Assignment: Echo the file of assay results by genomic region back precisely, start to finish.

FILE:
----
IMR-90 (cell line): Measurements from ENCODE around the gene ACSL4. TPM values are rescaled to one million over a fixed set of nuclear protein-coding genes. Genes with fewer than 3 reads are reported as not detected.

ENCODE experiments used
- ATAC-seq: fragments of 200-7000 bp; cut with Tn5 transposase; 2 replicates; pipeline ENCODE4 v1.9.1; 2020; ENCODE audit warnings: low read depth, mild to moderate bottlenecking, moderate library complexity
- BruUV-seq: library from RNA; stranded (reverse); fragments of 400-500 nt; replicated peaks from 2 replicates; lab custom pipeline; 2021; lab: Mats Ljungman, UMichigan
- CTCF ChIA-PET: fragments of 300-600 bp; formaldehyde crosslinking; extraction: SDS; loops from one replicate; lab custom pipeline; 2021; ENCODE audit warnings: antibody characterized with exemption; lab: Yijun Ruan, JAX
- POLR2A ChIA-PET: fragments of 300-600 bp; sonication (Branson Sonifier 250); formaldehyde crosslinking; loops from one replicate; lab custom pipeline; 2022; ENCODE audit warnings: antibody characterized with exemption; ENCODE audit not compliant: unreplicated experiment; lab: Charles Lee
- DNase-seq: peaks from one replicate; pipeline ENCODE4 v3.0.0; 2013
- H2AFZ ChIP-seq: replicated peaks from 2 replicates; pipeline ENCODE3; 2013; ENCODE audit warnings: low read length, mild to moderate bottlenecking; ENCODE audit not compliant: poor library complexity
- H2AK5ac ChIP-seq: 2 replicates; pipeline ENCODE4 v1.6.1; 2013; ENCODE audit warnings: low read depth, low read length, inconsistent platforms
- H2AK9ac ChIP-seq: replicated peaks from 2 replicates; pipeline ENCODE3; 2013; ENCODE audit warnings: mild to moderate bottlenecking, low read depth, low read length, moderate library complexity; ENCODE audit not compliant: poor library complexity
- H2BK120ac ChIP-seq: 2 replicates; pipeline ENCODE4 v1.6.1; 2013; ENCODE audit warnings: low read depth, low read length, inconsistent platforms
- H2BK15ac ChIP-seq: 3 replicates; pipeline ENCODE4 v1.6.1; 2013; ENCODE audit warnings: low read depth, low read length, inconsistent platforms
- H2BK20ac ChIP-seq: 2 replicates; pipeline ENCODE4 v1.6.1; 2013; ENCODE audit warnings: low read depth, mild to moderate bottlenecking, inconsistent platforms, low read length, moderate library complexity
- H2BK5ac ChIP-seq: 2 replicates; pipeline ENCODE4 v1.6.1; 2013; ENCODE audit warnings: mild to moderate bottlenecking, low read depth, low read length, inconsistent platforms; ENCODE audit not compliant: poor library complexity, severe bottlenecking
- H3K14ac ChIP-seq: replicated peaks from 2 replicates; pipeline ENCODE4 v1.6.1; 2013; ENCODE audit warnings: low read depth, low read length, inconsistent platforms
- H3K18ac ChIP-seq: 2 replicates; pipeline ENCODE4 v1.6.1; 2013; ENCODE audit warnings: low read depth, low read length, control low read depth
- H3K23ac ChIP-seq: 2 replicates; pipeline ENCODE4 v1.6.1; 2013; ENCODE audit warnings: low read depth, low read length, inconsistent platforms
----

IMR-90 (cell line): Measurements from ENCODE around the gene ACSL4. TPM values are rescaled to one million over a fixed set of nuclear protein-coding genes. Genes with fewer than 3 reads are reported as not detected.

ENCODE experiments used
- ATAC-seq: fragments of 200-7000 bp; cut with Tn5 transposase; 2 replicates; pipeline ENCODE4 v1.9.1; 2020; ENCODE audit warnings: low read depth, mild to moderate bottlenecking, moderate library complexity
- BruUV-seq: library from RNA; stranded (reverse); fragments of 400-500 nt; replicated peaks from 2 replicates; lab custom pipeline; 2021; lab: Mats Ljungman, UMichigan
- CTCF ChIA-PET: fragments of 300-600 bp; formaldehyde crosslinking; extraction: SDS; loops from one replicate; lab custom pipeline; 2021; ENCODE audit warnings: antibody characterized with exemption; lab: Yijun Ruan, JAX
- POLR2A ChIA-PET: fragments of 300-600 bp; sonication (Branson Sonifier 250); formaldehyde crosslinking; loops from one replicate; lab custom pipeline; 2022; ENCODE audit warnings: antibody characterized with exemption; ENCODE audit not compliant: unreplicated experiment; lab: Charles Lee
- DNase-seq: peaks from one replicate; pipeline ENCODE4 v3.0.0; 2013
- H2AFZ ChIP-seq: replicated peaks from 2 replicates; pipeline ENCODE3; 2013; ENCODE audit warnings: low read length, mild to moderate bottlenecking; ENCODE audit not compliant: poor library complexity
- H2AK5ac ChIP-seq: 2 replicates; pipeline ENCODE4 v1.6.1; 2013; ENCODE audit warnings: low read depth, low read length, inconsistent platforms
- H2AK9ac ChIP-seq: replicated peaks from 2 replicates; pipeline ENCODE3; 2013; ENCODE audit warnings: mild to moderate bottlenecking, low read depth, low read length, moderate library complexity; ENCODE audit not compliant: poor library complexity
- H2BK120ac ChIP-seq: 2 replicates; pipeline ENCODE4 v1.6.1; 2013; ENCODE audit warnings: low read depth, low read length, inconsistent platforms
- H2BK15ac ChIP-seq: 3 replicates; pipeline ENCODE4 v1.6.1; 2013; ENCODE audit warnings: low read depth, low read length, inconsistent platforms
- H2BK20ac ChIP-seq: 2 replicates; pipeline ENCODE4 v1.6.1; 2013; ENCODE audit warnings: low read depth, mild to moderate bottlenecking, inconsistent platforms, low read length, moderate library complexity
- H2BK5ac ChIP-seq: 2 replicates; pipeline ENCODE4 v1.6.1; 2013; ENCODE audit warnings: mild to moderate bottlenecking, low read depth, low read length, inconsistent platforms; ENCODE audit not compliant: poor library complexity, severe bottlenecking
- H3K14ac ChIP-seq: replicated peaks from 2 replicates; pipeline ENCODE4 v1.6.1; 2013; ENCODE audit warnings: low read depth, low read length, inconsistent platforms
- H3K18ac ChIP-seq: 2 replicates; pipeline ENCODE4 v1.6.1; 2013; ENCODE audit warnings: low read depth, low read length, control low read depth
- H3K23ac ChIP-seq: 2 replicates; pipeline ENCODE4 v1.6.1; 2013; ENCODE audit warnings: low read depth, low read length, inconsistent platforms